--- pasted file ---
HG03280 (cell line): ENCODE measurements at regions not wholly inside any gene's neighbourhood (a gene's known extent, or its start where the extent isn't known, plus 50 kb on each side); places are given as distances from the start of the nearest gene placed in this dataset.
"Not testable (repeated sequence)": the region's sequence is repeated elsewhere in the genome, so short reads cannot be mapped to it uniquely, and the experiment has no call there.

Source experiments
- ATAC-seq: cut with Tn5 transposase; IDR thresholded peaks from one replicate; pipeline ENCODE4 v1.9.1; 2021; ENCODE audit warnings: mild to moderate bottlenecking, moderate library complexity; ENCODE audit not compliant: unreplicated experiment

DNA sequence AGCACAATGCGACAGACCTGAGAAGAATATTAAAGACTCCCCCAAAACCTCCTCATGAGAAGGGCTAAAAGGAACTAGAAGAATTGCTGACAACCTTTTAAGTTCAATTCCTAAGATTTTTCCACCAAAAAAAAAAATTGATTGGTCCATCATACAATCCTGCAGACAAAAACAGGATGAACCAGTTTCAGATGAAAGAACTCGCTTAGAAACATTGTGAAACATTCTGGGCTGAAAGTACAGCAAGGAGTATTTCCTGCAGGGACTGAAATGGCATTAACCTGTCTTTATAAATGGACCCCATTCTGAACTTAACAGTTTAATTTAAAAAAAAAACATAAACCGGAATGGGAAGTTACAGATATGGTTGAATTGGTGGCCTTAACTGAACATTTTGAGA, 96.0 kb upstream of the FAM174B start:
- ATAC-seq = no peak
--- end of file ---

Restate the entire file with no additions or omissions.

HG03280 (cell line): ENCODE measurements at regions not wholly inside any gene's neighbourhood (a gene's known extent, or its start where the extent isn't known, plus 50 kb on each side); places are given as distances from the start of the nearest gene placed in this dataset.
"Not testable (repeated sequence)": the region's sequence is repeated elsewhere in the genome, so short reads cannot be mapped to it uniquely, and the experiment has no call there.

Source experiments
- ATAC-seq: cut with Tn5 transposase; IDR thresholded peaks from one replicate; pipeline ENCODE4 v1.9.1; 2021; ENCODE audit warnings: mild to moderate bottlenecking, moderate library complexity; ENCODE audit not compliant: unreplicated experiment

DNA sequence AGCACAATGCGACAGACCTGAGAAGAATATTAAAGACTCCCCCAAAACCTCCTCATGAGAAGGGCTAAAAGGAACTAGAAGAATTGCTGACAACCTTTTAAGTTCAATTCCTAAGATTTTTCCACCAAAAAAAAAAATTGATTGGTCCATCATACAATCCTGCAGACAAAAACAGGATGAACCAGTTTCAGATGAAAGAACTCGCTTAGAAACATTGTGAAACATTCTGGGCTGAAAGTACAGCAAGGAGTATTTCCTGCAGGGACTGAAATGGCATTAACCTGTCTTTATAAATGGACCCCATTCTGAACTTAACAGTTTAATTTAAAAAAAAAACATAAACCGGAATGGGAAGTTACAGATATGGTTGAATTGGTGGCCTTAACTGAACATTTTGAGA, 96.0 kb upstream of the FAM174B start:
- ATAC-seq = no peak